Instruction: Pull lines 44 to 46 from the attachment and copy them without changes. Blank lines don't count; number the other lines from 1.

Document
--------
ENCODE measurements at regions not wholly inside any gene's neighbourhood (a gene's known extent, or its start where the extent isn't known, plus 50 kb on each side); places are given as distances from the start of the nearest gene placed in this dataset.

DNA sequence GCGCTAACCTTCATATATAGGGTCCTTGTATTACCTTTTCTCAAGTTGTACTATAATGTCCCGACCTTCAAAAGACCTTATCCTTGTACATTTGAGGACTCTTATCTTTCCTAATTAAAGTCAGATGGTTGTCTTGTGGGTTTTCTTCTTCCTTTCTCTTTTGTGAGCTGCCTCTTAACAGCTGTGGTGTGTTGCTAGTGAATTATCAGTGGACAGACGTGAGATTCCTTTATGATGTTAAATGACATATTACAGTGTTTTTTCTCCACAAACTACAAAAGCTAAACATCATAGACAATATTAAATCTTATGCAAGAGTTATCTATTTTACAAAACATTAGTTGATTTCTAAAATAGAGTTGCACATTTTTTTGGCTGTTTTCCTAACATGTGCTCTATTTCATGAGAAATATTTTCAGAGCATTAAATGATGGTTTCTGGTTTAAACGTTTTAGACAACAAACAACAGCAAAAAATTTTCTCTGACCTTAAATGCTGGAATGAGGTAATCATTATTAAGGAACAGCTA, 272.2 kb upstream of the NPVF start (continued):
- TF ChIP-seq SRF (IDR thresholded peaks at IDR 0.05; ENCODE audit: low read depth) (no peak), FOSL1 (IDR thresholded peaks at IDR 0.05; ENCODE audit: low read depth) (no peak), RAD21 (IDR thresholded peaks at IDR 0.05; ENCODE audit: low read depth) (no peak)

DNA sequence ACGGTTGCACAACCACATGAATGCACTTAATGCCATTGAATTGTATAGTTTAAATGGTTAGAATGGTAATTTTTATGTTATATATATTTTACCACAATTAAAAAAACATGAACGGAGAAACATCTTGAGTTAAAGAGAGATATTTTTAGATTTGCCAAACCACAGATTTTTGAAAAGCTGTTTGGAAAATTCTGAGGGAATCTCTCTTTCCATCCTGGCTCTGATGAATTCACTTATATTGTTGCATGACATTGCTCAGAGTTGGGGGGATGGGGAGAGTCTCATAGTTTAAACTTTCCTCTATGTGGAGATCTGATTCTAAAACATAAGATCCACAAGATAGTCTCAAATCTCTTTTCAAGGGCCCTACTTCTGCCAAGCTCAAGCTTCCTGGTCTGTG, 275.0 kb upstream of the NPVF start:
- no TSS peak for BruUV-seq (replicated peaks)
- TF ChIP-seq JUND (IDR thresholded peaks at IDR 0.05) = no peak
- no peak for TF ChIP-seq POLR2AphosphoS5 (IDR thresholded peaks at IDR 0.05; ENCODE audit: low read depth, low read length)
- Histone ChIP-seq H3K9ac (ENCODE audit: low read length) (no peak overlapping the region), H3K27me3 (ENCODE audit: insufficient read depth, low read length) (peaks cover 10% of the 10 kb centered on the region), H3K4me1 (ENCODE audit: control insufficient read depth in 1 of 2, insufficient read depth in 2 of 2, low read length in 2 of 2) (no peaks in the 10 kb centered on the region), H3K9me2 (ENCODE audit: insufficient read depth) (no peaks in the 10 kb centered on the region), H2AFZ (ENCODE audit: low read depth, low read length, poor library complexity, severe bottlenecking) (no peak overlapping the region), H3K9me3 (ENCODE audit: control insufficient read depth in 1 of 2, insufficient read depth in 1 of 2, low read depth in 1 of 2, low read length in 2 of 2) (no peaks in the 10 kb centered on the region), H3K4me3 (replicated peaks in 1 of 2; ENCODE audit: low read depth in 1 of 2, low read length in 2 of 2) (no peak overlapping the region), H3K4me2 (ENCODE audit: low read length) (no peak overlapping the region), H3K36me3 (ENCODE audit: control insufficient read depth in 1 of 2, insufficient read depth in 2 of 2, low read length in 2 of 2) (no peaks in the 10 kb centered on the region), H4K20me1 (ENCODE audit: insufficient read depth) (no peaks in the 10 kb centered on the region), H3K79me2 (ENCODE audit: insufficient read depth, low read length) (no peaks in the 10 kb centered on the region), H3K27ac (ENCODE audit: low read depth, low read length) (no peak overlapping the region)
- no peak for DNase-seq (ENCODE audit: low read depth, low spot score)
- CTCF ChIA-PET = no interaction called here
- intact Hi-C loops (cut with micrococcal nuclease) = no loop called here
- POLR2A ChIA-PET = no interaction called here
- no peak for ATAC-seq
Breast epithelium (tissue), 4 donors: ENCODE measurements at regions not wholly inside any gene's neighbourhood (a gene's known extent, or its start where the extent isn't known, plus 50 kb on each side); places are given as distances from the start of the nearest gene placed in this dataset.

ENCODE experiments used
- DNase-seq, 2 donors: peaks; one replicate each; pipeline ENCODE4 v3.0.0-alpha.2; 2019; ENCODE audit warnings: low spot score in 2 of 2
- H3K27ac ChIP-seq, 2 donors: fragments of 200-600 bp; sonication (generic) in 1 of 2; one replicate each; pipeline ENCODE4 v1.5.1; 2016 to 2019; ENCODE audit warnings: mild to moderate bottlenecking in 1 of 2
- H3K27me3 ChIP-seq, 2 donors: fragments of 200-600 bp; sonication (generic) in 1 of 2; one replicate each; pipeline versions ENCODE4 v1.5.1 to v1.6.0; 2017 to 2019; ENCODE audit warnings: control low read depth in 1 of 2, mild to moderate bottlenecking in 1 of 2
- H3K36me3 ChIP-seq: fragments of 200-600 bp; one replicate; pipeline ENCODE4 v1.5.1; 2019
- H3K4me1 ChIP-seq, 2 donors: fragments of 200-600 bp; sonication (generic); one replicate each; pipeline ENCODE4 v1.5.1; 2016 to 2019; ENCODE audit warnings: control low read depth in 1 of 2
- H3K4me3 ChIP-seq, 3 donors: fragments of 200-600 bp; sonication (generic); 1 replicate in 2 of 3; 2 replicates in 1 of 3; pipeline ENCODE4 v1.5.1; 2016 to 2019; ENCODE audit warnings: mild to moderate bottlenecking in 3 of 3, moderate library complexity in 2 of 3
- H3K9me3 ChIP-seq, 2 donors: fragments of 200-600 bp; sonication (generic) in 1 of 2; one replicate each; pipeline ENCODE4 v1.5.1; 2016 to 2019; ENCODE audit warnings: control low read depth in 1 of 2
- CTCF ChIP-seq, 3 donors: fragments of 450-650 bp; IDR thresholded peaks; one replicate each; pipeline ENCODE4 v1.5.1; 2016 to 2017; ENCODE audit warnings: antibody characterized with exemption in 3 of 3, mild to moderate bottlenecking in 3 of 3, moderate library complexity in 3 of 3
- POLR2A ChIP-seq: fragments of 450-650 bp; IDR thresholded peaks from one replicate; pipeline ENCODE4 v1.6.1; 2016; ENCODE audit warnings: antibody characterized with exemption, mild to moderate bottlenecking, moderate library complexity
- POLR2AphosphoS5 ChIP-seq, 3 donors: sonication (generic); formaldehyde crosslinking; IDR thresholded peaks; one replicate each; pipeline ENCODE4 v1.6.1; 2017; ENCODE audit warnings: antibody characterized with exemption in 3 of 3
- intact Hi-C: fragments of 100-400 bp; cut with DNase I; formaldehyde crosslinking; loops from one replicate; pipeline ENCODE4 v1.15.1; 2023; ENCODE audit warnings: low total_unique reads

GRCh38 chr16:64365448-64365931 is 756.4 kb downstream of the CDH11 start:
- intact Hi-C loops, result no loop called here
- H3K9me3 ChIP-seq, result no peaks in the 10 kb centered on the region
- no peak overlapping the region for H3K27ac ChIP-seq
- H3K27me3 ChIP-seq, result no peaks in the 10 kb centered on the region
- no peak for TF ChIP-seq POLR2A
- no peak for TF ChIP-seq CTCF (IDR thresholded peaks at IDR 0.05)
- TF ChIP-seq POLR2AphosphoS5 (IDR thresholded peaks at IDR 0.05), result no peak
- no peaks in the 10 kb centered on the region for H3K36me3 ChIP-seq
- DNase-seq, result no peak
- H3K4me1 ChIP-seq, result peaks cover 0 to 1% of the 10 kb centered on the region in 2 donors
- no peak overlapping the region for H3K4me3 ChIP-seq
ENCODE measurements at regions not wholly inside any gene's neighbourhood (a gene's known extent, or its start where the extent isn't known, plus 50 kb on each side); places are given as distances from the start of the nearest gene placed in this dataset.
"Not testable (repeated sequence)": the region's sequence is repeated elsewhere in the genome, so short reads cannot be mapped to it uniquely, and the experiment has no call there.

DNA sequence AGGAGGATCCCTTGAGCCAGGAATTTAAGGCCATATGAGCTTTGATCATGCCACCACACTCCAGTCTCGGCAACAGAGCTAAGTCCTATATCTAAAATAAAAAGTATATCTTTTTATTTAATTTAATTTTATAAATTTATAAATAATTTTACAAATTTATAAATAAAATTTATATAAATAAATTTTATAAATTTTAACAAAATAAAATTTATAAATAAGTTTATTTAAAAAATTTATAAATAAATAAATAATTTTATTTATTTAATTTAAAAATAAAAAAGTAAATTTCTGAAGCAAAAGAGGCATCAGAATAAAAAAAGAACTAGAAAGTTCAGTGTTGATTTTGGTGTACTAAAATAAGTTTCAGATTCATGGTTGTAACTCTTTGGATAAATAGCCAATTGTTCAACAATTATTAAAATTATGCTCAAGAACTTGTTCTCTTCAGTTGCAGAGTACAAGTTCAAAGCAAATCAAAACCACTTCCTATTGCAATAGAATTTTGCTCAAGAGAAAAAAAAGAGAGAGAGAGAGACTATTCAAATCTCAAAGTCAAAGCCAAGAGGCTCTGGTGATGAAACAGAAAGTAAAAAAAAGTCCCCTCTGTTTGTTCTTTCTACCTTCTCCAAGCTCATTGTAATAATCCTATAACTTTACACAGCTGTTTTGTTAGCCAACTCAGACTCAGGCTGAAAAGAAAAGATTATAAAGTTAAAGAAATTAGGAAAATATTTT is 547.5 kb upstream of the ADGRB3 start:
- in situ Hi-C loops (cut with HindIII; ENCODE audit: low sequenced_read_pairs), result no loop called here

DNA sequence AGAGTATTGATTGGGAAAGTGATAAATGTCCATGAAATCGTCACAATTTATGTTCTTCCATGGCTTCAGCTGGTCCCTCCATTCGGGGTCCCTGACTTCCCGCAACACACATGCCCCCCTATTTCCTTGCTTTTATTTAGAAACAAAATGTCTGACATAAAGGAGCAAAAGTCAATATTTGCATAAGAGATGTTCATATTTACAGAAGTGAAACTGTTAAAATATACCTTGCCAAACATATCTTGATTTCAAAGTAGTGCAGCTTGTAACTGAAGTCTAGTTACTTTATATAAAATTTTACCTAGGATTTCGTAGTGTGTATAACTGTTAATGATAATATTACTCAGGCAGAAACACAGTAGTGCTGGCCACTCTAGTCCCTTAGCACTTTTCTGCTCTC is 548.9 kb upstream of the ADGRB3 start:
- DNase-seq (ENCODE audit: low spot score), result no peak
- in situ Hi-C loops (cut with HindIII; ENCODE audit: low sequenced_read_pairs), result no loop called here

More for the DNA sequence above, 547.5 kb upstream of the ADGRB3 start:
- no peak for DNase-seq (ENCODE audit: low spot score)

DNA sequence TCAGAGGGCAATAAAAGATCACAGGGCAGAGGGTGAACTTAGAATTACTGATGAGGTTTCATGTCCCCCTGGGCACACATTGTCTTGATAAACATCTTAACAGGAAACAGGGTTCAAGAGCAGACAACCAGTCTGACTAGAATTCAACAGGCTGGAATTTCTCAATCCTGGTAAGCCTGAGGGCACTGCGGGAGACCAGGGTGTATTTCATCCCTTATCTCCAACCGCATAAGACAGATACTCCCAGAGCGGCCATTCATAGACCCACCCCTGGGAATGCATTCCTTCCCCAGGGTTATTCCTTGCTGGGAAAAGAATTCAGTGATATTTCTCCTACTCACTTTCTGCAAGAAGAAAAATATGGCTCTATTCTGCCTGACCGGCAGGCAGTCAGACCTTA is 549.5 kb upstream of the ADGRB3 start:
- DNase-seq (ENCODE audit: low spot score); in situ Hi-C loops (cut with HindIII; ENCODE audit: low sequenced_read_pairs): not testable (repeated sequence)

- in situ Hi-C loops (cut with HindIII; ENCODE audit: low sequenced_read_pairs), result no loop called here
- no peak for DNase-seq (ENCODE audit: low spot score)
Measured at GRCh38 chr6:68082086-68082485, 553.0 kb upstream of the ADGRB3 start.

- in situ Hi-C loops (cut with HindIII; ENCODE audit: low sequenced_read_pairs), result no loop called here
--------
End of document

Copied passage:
- DNase-seq (ENCODE audit: low spot score), result no peak
- in situ Hi-C loops (cut with HindIII; ENCODE audit: low sequenced_read_pairs), result no loop called here

More for the DNA sequence above, 547.5 kb upstream of the ADGRB3 start: